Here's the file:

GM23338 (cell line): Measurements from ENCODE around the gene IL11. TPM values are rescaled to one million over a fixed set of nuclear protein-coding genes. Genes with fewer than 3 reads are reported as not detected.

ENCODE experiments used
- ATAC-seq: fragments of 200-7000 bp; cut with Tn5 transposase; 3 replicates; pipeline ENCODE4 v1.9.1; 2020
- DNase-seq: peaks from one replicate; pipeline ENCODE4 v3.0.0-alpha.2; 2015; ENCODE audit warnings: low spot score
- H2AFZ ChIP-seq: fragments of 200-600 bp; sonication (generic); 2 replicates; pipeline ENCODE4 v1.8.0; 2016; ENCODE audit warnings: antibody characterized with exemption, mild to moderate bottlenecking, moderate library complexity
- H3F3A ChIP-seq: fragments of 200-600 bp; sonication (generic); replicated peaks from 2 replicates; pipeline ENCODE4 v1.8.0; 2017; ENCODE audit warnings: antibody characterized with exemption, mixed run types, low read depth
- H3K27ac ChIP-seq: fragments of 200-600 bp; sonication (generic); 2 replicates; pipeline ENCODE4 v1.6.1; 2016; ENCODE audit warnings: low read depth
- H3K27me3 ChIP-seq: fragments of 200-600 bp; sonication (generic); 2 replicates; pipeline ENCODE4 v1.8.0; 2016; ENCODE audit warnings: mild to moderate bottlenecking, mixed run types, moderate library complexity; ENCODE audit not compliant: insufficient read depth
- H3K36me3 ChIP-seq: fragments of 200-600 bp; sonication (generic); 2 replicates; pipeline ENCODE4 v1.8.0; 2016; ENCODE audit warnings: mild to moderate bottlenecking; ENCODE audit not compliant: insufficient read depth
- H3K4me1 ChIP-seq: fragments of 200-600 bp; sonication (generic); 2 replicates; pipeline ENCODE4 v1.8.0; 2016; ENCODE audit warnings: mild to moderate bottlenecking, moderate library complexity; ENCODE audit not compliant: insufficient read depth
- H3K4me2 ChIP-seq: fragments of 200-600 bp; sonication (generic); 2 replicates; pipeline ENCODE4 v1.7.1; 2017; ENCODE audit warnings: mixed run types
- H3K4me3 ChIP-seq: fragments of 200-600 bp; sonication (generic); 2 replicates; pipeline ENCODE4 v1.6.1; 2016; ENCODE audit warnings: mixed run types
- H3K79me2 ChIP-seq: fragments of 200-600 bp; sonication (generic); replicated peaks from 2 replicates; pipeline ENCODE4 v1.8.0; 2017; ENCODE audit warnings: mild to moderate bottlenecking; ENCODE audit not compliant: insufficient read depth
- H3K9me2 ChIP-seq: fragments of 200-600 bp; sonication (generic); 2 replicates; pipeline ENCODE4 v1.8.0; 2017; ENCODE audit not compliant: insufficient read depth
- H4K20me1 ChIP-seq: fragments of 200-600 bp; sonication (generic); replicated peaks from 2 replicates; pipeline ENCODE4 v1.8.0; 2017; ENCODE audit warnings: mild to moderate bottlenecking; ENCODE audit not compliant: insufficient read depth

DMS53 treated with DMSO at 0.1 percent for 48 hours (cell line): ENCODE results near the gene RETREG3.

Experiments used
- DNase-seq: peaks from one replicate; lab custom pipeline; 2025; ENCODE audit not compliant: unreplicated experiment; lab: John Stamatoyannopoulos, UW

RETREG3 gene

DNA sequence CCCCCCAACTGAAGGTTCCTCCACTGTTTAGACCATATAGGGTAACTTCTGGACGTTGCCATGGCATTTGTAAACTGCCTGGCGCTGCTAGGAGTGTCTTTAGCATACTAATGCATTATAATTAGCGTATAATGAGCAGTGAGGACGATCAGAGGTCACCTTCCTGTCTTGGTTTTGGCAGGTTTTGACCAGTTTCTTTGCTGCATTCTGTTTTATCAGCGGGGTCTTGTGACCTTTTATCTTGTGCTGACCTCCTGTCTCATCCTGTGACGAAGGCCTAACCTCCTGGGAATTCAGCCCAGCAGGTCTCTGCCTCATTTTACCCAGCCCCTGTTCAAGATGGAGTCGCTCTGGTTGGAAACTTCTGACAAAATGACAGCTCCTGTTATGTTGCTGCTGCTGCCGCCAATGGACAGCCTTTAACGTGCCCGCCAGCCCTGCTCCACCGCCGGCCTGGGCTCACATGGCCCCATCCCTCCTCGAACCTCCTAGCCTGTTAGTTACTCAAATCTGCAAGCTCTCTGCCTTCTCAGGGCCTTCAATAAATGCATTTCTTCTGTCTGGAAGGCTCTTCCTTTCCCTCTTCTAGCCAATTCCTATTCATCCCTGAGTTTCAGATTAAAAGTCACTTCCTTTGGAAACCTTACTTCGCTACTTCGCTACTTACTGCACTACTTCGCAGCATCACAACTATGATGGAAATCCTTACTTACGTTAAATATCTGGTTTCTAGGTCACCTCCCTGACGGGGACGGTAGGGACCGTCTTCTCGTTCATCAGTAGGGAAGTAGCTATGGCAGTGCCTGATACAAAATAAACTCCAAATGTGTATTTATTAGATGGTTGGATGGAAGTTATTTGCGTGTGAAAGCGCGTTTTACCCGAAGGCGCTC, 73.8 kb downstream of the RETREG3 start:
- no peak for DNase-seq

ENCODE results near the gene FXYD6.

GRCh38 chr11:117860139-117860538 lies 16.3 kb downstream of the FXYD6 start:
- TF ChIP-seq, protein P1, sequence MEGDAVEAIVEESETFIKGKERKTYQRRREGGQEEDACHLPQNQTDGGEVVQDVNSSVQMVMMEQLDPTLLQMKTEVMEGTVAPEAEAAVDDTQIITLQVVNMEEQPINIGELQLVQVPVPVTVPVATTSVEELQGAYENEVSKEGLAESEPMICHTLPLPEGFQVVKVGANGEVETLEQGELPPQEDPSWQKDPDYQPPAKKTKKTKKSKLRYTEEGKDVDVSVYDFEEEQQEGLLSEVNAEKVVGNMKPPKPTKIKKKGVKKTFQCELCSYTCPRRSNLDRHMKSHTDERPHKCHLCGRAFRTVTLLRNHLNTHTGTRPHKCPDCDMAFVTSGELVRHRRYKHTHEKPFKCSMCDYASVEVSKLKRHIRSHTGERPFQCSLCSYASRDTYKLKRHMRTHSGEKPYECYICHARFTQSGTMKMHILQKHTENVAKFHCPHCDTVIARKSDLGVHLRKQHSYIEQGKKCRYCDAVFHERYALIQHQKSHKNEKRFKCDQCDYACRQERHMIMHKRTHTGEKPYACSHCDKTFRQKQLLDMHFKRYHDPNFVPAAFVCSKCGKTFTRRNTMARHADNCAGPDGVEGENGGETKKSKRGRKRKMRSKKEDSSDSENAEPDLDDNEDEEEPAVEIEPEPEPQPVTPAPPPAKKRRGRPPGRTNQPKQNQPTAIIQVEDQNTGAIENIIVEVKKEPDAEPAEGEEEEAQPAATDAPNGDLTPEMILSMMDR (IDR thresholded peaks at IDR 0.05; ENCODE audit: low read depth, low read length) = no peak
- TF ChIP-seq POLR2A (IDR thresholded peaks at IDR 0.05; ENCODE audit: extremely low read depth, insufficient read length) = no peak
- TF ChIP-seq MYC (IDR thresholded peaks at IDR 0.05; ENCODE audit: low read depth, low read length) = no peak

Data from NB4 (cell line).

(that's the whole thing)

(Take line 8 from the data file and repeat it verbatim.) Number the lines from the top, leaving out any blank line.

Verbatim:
- H3K27me3 ChIP-seq: fragments of 200-600 bp; sonication (generic); 2 replicates; pipeline ENCODE4 v1.8.0; 2016; ENCODE audit warnings: mild to moderate bottlenecking, mixed run types, moderate library complexity; ENCODE audit not compliant: insufficient read depth